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European Anti-Semitism

July 24, 2014

Israeli operations against Hamas have coincided with a surge in anti-Jewish protests and riots in European capitals. French mobs have attacked nine synagogues—including trapping dozens in Paris’s Synagogue de la Roquette for hours—and looted kosher butcheries and Jewish-owned stores. Especially chilling given the location, a Berlin crowd was filmed chanting, “Jew, Jew, cowardly pig, come on out and fight on your own.” Individual Jews have also been attacked, including the Maccabi Haifa soccer team while playing a match in Austria.

In a haunting essay in last August’s Mosaic, the French Jewish writer Michel Gurfinkiel explained just how Europe got to this point and where it will go from here.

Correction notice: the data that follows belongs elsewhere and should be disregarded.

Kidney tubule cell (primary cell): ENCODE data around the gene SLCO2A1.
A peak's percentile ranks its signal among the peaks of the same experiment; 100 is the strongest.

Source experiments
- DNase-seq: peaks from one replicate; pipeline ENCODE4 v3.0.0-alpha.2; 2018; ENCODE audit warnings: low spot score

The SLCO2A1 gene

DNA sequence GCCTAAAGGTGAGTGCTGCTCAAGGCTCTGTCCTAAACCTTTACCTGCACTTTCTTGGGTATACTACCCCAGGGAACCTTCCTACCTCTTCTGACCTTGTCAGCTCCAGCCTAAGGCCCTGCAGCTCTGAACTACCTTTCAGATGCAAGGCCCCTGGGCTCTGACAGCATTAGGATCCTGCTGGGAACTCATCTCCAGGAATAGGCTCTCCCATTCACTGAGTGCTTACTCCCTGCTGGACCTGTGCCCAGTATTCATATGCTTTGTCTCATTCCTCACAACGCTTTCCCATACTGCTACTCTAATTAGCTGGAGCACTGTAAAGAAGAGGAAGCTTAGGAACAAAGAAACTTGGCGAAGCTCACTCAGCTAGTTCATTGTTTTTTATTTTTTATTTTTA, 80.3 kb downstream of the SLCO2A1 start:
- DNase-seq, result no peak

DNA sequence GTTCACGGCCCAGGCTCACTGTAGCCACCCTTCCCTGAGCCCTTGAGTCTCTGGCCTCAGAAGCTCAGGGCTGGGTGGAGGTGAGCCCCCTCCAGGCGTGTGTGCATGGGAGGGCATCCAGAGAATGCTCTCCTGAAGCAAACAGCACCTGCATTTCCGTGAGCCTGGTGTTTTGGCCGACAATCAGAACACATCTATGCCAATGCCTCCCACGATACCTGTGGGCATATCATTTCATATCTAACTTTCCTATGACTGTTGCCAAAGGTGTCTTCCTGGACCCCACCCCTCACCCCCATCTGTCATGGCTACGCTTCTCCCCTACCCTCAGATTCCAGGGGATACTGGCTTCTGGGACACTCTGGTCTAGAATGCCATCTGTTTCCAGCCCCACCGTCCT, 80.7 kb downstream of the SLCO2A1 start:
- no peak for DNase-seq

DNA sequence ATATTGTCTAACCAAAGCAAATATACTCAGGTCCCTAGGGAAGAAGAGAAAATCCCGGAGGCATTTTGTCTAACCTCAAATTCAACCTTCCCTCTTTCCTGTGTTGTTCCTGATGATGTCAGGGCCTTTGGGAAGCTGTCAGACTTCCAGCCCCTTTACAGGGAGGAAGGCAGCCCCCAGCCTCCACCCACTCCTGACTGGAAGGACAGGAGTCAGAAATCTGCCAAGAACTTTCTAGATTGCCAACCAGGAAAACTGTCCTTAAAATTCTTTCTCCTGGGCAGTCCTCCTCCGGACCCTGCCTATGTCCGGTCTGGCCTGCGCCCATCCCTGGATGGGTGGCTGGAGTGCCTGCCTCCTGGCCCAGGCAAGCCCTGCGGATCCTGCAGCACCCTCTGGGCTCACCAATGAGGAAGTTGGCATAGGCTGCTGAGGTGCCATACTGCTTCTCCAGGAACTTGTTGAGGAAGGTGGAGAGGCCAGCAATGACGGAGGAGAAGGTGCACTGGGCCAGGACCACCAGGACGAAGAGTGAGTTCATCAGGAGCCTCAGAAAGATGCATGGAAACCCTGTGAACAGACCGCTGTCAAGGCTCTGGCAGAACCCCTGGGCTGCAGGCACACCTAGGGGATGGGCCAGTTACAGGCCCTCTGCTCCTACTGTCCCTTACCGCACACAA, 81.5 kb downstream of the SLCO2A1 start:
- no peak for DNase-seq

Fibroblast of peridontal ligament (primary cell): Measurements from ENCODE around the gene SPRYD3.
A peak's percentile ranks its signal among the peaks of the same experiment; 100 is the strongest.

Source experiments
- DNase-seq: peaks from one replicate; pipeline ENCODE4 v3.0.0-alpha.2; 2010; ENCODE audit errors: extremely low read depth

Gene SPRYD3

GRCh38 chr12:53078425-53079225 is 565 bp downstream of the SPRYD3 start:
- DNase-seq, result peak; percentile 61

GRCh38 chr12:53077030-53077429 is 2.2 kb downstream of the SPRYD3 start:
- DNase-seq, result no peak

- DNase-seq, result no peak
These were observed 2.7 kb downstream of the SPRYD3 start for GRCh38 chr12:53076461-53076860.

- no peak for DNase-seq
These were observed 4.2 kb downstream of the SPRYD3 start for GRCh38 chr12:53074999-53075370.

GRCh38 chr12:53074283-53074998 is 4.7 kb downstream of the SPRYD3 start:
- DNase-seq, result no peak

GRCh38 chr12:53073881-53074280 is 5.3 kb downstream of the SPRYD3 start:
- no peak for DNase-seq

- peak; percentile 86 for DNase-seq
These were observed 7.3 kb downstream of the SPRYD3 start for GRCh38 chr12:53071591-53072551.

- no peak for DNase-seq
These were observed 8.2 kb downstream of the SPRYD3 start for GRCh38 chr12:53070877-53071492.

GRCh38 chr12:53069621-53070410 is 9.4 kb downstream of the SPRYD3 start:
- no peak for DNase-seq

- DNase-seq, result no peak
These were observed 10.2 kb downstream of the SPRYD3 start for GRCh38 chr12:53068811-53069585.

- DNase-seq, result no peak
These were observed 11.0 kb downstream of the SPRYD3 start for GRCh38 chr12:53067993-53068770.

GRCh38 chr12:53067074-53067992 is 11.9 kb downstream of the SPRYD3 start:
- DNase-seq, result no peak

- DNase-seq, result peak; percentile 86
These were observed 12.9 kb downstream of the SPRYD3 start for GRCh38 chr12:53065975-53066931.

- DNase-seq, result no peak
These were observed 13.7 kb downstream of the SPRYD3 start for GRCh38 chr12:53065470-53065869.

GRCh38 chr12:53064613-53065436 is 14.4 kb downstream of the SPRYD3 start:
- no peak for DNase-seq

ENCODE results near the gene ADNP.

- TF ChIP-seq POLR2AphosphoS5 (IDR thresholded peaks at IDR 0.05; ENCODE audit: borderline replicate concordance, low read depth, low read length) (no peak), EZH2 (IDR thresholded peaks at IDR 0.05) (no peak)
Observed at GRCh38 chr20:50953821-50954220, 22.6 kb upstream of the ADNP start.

The Zionist leader Ze’ev Jabotinsky once famously distinguished between the “anti-Semitism of persons” and the “anti-Semitism of things.” The former category, made up of individuals (including some Jews) with their particular moral or political shortcomings, can be fought, at least up to a point. The latter, which has to do with deep-seated social factors, with demographics, and/or with hard, obdurate, ingrained ideology, is another matter entirely. Of the two varieties, European Jews now confront the second. What will they do?
 
Emigration, either to Israel or to America, is an option being actively considered. Should this become a widespread choice, it will inevitably be followed by the shrinkage of Jewish institutions, the drying-up of religious and cultural life, the deepening erosion of morale, growing anxiety and fearfulness—and more emigration.
 

Read the whole thing.


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